In fact, in 1917, the attitude toward soglashenie with educated society was the heart of the matter. Essentially, there were only two choices for the socialists: for or against soglashenie. Menshevik and Bolshevik are just the names for these two choices. But the tragedy of Russia in 1917 was that soglashenie was both necessary and impossible. The situation was in fact horrible — too horrible to look straight in the face, too horrible to contemplate.

    In this reading, the Russian Revolution is not a matter of making or avoiding mistakes, but a tragedy without an acceptable solution (that’s what tragedy is).

    “The attitude” –isn’t that just another way of saying the ideology? And saying “the situation was in fact horrible” just a cop out. OK: the collapse of Tsarist Russia took people by surprise and choices were difficult and results unknown but there could have either been a bias towards mitigating the horror or abetting it.

    • KarenJo12

      Did you understand what the writer meant by “educated society?” He seems to mean both “humanities types who understood philosophy” and “engineers and the guys with the instructions to the factory machinery.” That ambiguity rendered most of his thesis incomprehensible to me.

      • humanoid.panda

        Educated society is a specific historical term: in Russia, it basically encompassed everyone who was engaged in the world of the modern economy and/or had access to modern forms of knowledge, from rural teachers to large businessmen.

        • Manny Kant

          Right. I thought this part was the only actually interesting part of the article. The beginning part where it just goes through attacking various straw-schools is tedious.

          What seems to me is that there’s a kind of big problem here in that the analysis just ends with the Bolshevik coup in November 1917. Lih’s structure does a decent job explaining why the Menshevik accommodationist strategy failed and the Bolsheviks were thus able to seize power from the provisional government. It doesn’t really explain a) Why the forces of reaction, whether in the form of Kadets + Kornilov in 1917 or in the form of Kolchak and the Volunteer Army later on, were unable to take power; b) why Lenin’s initial seizure of power emphasized complete Bolshevik control rather than some attempt at cooperation with other socialist groups; c) why the SRs were unable to translate their popular support and electoral victory into actual political power; or d) why the Bolsheviks, after they had consolidated power, ended up with such a brutal and horrendous series of policies.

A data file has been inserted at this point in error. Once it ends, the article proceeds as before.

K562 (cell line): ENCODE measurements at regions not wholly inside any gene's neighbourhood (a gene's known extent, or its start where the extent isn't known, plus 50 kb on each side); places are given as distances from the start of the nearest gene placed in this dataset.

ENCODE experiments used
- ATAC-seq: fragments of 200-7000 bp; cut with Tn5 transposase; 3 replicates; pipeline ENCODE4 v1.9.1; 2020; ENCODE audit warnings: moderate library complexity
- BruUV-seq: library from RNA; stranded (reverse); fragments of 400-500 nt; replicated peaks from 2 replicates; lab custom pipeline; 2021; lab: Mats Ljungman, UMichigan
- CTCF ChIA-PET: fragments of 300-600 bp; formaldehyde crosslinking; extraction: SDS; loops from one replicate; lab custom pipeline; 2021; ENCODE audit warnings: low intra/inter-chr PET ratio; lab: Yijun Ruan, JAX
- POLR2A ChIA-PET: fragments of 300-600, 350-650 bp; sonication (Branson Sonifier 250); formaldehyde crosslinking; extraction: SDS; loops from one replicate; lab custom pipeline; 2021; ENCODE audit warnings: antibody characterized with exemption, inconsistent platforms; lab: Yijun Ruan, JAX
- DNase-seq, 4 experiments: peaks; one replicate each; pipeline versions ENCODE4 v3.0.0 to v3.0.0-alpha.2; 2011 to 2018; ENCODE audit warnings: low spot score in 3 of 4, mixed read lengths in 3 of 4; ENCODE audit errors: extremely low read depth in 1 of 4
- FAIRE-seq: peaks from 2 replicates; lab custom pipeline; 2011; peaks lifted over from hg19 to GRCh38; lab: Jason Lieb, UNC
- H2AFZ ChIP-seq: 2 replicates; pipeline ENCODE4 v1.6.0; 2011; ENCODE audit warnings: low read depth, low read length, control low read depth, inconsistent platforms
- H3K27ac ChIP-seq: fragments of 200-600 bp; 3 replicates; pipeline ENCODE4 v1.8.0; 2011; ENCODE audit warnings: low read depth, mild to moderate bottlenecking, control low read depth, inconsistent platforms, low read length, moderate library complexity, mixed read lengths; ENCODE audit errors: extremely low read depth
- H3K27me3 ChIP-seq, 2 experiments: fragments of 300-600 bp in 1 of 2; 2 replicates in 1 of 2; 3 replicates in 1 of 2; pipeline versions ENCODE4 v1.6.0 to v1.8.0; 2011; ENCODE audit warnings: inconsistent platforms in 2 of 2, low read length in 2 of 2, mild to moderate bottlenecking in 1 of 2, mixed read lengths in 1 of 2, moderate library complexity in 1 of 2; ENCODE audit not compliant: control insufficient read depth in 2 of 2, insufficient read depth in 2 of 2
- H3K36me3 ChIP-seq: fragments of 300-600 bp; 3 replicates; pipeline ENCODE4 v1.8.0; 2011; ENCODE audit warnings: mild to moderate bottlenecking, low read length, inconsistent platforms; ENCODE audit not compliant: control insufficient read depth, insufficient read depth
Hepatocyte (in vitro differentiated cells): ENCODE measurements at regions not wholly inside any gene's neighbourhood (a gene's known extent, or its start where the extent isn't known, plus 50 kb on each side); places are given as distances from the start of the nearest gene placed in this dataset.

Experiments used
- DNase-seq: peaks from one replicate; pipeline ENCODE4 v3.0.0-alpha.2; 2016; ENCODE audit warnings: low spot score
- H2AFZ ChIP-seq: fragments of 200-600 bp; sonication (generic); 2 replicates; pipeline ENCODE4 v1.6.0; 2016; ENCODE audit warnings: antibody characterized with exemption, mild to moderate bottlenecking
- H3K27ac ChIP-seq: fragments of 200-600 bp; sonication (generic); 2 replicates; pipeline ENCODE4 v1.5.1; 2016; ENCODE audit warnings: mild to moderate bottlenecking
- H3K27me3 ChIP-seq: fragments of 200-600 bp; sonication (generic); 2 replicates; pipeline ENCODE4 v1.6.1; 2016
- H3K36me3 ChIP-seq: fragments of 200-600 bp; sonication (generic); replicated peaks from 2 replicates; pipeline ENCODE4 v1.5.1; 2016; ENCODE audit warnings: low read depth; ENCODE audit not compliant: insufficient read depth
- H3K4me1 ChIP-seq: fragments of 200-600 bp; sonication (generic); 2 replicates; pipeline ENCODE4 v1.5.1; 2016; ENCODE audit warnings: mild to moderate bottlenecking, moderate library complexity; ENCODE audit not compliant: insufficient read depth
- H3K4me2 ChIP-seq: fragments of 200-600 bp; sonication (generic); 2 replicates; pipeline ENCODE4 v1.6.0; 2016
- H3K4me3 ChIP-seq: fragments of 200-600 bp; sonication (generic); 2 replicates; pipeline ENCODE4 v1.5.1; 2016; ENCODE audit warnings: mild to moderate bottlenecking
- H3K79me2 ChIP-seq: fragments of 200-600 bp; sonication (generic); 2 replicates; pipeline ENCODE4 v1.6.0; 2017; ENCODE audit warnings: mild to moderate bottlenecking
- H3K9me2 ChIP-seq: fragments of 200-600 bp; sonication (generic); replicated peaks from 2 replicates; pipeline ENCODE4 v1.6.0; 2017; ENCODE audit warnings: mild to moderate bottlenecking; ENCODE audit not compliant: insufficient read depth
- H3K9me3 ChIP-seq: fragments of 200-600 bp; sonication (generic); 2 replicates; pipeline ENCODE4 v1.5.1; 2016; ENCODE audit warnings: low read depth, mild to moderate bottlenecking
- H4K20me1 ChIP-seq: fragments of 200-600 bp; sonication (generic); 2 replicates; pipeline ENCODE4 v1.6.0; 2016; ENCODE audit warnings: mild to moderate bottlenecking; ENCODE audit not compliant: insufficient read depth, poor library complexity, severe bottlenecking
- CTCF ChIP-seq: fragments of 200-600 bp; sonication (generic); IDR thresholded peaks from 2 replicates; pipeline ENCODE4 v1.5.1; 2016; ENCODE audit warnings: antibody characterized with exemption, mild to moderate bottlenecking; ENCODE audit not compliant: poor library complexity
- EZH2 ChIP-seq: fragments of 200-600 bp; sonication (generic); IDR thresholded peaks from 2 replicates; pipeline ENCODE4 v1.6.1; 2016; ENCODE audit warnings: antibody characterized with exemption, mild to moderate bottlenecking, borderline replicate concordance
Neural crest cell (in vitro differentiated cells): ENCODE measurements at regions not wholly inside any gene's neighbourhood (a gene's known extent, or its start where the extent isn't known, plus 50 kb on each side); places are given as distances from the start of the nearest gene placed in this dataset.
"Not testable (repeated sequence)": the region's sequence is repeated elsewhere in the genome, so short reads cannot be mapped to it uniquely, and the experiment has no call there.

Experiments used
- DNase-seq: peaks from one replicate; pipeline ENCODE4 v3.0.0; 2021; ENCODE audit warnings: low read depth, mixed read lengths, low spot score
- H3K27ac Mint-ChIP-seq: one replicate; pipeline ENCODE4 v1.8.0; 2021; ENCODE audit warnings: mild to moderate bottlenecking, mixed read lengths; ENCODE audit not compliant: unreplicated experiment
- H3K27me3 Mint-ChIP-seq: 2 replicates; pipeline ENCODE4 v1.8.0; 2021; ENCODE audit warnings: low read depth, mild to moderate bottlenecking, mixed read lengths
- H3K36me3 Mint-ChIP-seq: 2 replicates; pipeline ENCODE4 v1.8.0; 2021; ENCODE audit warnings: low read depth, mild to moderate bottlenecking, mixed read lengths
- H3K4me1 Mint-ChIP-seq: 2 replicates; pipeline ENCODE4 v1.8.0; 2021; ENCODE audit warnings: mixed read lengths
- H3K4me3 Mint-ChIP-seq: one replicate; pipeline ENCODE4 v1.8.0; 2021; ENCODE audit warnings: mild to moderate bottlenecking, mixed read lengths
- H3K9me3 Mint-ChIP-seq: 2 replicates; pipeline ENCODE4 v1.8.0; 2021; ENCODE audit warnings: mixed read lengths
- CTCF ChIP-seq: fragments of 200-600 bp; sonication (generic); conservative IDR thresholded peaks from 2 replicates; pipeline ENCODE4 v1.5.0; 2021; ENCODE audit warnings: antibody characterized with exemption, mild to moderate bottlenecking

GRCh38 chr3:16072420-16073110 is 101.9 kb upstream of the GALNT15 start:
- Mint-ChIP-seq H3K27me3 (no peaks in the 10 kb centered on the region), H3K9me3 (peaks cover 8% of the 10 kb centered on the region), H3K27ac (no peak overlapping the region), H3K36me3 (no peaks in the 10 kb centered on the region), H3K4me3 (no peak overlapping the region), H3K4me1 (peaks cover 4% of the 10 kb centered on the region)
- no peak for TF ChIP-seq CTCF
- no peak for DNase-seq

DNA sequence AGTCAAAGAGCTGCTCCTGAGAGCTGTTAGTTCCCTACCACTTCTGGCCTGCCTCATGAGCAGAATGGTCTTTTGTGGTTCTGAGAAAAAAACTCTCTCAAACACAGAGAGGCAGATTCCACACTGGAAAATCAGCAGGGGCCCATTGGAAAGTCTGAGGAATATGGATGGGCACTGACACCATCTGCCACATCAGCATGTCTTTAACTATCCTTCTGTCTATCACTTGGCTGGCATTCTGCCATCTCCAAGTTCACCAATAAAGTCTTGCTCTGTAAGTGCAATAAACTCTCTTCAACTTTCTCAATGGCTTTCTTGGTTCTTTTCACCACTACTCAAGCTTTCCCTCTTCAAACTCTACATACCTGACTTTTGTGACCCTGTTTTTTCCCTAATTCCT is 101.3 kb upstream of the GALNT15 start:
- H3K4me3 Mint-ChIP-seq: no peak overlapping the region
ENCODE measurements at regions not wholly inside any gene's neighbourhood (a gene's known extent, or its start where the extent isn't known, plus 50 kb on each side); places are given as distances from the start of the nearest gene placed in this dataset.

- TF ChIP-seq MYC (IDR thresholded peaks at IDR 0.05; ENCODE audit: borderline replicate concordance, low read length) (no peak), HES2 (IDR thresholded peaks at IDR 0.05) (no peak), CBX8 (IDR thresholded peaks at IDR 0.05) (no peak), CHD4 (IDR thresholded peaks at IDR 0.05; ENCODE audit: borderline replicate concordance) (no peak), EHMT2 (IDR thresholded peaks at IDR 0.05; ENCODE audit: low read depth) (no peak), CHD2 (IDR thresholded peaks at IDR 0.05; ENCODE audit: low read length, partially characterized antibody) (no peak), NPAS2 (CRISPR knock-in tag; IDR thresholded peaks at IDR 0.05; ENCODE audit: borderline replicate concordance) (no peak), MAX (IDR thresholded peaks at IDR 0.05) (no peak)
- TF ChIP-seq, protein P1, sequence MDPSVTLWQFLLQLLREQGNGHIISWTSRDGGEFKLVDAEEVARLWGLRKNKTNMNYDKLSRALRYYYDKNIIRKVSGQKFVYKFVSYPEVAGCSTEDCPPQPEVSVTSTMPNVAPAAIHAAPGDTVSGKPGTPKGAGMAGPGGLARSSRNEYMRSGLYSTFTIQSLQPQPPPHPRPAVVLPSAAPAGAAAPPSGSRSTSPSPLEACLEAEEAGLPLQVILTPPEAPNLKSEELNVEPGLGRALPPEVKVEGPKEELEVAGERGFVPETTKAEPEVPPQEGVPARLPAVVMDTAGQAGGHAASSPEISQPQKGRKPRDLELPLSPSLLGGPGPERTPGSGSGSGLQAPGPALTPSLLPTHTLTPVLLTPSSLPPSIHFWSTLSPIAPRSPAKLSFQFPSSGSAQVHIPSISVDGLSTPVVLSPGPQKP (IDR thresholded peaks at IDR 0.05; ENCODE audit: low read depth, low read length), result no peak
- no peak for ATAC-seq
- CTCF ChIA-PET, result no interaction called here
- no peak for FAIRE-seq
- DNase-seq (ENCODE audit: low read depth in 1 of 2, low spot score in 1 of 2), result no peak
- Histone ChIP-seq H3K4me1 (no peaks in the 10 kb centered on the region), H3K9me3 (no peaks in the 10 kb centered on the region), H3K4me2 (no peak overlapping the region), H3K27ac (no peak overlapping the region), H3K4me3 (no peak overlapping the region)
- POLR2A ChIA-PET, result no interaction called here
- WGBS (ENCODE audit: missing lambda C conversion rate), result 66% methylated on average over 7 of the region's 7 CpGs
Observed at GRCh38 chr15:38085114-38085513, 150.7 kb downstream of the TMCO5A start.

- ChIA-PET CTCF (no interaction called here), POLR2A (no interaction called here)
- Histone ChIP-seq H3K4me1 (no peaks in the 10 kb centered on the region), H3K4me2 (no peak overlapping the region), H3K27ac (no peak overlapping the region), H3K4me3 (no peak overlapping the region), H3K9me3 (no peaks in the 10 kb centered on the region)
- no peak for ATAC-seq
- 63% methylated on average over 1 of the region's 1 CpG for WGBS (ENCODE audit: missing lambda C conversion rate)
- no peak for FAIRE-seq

• rea

    Is there anything we can learn from the Russian Revolution? That attempts to establish utopia by force of arms are a bad idea? That the first rule for establishing a just society is, “Don’t kill everyone who disagrees with you?”

    • John F

      Well we are getting a front row seat to watch this play out in the Middle East right now as the “Islamic State” is hell bent on establishing a utopia (to them) on earth- and killing everyone who opposes them, I suspect it’ll play out less like the USSR and more like Pol Pot’s Cambodia

      • Aimai

        If the reports are true that ISIS is, in fact, demanding female circumcision of 4 million women under their control we are going to see something really new and horrible: mass sexual mutilation of all women between the ages of 11 and 49.

        • JL

          According to sources including ThinkProgress, the NPR Cairo bureau chief, and ISIS itself, ISIS is not demanding FGM.

          • Aimai

            Excellent. I was going off the earlier Guardian report. I’m happy that this is turning out to be wrong.

            • Anna in PDX

              Me too. I was really confused by the claim because it does not track with ISIS not being an African group and being more of a radical sunni thing a la the Taliban or Saudi wahhabism. Apparently having read a little more about it it seems that the one group outside of Africa that practices this awful thing is…. Kurds. I did not know this! And Mosul is Kurdish, right? So maybe it is a thing there, but that does not make this particular rumor true.

              • Manny Kant

                Mosul is primarily Sunni Arab, I believe, although there are apparently substantial Kurdish, Turkmen, Assyrian, and Armenian minorities (although I’d guess not so many of the last two, at this point).

          • mud man

            Those people are bad ™, right? Therefore they must be doing every horrible thing.

      • rea

        I suspect it’ll play out less like the USSR and more like Pol Pot’s Cambodia

        Stalin made Pol Pot look like an amateur.

        • For % of population? One or two million out of seven million?

          • rea

            Holodomor

          • J. Otto Pohl

            For total percentage of the population excess premature deaths in Cambodia are much higher in four years than in the USSR under Stalin for 25 years. For Cambodia it is about 25% versus 10% for the USSR. Of course these deaths were not distrubuted evenly either geographically, by ethnicity, or chronologically. But, the USSR with over 150 million people saw a much higher absolute number of deaths.